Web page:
VietNamNet Bridge – Vietnamese businesses are still vague about the ASEAN Economic Community (AEC) – of which Vietnam is a member, though the community would form up in just two years.
Businesses still vague about what AEC means
AEC is expected to be a vast market with 600 million consumers and the GDP of $2.2 trillion.
It is really worrying that though AEC would have big impacts on the society and national economy, the awareness of Vietnamese people and businesses about AEC remains limited. A report released recently by the ASEAN Network Forum in Singapore showed that less than 20 percent of businesses in ASEAN countries know how they should prepare for the community.
In Thailand, small and medium enterprises have begun receiving the government’s support to prepare for joining AEC. Thai trade ministry has announced the plan on assisting small and medium enterprises to boost exports to ASEAN markets, and help solve the difficulties when Thai do business in neighboring countries.
The government of Indonesia has been stepping up its communication campaign to explain the benefits and opportunities that AEC can bring to enterprises, so that Indonesian businesses can best prepare to grab the opportunities.
In Vietnam, only big enterprises, which have been exporting products to ASEAN markets, or have been running investment projects in ASEAN countries, can say they understand the ASEAN market well. Meanwhile, small and medium enterprises still don’t have any knowledge about it.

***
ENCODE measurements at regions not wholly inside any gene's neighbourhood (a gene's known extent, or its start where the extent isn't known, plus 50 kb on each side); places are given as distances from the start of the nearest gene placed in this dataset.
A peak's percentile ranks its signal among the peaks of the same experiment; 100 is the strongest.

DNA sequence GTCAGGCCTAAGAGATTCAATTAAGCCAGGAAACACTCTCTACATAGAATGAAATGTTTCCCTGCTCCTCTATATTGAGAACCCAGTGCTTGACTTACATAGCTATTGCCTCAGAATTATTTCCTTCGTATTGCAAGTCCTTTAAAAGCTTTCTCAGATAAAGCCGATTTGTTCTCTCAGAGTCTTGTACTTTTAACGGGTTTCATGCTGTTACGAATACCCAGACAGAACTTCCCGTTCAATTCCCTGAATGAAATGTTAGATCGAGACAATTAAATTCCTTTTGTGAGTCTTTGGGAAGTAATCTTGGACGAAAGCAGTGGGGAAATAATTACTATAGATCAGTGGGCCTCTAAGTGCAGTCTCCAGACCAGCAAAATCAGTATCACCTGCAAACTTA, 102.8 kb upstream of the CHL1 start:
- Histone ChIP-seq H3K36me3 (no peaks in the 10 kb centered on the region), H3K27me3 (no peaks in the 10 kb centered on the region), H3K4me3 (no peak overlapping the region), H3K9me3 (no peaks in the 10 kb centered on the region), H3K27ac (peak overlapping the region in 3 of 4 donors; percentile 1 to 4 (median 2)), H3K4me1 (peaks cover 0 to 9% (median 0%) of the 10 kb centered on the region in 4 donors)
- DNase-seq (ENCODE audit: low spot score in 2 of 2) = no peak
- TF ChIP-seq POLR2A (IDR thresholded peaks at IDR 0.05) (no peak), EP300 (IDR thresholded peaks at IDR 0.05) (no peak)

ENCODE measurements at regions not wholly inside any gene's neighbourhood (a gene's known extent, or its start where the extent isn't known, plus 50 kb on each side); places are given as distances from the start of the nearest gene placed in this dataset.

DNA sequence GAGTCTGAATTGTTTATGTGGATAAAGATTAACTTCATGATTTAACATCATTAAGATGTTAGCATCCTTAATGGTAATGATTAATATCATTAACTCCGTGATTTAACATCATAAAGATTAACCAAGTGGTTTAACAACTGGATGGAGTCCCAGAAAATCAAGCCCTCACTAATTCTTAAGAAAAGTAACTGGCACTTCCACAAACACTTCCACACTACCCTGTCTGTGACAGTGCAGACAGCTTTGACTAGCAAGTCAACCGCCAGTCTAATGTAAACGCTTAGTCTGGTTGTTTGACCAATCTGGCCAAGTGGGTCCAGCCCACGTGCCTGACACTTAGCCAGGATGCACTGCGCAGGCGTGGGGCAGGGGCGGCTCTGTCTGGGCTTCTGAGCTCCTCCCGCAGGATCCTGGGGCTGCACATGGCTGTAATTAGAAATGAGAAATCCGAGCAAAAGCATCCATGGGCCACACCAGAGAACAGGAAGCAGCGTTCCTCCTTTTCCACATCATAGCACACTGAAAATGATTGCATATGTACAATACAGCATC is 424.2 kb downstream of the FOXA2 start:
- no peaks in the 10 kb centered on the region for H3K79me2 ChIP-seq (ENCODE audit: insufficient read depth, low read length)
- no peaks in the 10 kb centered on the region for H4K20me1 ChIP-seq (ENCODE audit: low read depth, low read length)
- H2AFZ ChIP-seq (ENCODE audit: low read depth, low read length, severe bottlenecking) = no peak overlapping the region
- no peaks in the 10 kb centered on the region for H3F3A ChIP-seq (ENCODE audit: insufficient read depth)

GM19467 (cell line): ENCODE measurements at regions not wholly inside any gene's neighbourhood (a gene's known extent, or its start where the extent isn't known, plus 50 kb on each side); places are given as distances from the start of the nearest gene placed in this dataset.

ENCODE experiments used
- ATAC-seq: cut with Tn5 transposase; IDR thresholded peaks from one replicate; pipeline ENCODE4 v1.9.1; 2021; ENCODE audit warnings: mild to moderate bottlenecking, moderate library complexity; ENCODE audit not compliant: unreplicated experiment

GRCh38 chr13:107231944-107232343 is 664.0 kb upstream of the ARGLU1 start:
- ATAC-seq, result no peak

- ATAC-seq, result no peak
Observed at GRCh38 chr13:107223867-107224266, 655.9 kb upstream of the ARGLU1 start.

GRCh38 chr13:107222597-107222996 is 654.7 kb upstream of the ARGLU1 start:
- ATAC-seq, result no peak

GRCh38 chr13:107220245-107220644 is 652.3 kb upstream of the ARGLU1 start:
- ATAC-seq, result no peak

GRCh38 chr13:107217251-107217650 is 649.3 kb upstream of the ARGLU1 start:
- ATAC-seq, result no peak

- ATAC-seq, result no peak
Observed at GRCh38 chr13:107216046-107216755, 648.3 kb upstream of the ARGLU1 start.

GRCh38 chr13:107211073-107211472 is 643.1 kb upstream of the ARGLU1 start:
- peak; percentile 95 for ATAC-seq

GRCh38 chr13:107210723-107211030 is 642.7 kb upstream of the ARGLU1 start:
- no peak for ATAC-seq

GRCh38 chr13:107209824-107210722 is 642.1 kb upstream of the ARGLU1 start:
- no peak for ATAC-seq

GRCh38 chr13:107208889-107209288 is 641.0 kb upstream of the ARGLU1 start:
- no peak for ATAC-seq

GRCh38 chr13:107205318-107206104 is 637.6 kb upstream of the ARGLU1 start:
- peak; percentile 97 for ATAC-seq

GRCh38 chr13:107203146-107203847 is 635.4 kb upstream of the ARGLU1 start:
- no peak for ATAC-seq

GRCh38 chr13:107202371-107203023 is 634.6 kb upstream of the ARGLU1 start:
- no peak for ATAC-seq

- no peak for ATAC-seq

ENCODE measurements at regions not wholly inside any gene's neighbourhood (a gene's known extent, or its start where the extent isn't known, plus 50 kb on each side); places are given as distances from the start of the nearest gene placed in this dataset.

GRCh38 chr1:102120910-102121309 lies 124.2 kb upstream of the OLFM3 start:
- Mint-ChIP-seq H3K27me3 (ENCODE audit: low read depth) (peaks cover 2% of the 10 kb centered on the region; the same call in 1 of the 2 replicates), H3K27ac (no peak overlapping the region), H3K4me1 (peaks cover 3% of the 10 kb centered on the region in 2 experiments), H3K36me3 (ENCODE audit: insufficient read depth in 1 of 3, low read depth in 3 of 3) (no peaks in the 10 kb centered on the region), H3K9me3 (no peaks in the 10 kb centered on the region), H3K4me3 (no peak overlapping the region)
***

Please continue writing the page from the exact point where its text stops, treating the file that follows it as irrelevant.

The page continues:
Sunhouse, a household goods manufacturer, planned to export its products to ASEAN market three years ago. However, to date, its products have been present only in three markets – Laos, Cambodia and Myanmar. The export volume is modest, just equal to 5-10 percent of the local consumption.
According to Nguyen Xuan Phu, President of Sunhouse, Vietnamese goods still don’t have strong brands, which is a big disadvantage. Therefore, the thing that Vietnamese businesses need to do now is to prove that their products have competitive prices, high quality and good design.
The sugar industry is believed to suffer heavily from the market opening. Sugar companies are now facing big difficulties not only in foreign, but in the home market as well.
A report of the Vietnam Sugar and Sugar Cane Association showed that by the end of August 2013, the companies still had had 288,000 unsold tons of sugar. The sugar smuggling through the border gates has made it more difficult to clear the inventories.
Nguyen Thanh Long, Chair of the Sugar and Sugar Cane Association, said though Thai imports bear the 5 percent tax rate, they are still VND2,000-3,000 per kilo lower than Vietnam made products.
If the import tariff is cut to zero percent by 2015 as committed for AEC, Thai sugar would flood the Vietnamese market. By that time, Vietnamese sugar companies would face bigger challenges.
Vietnam has been recognized as one of the four members which have best fulfilled the commitments they made when joining AEC. To date, Vietnam has cut the import tariffs on 10,000 categories of tax to 0-5 percent, or 98 percent of the total tax categories within the framework of ATIGA (ASEAN Trade In Goods Agreement).
The Asian Development Bank (ADB), in the report on the economic integration in Asia, said the building up of AEC is still going slowly.
Compiled by C. V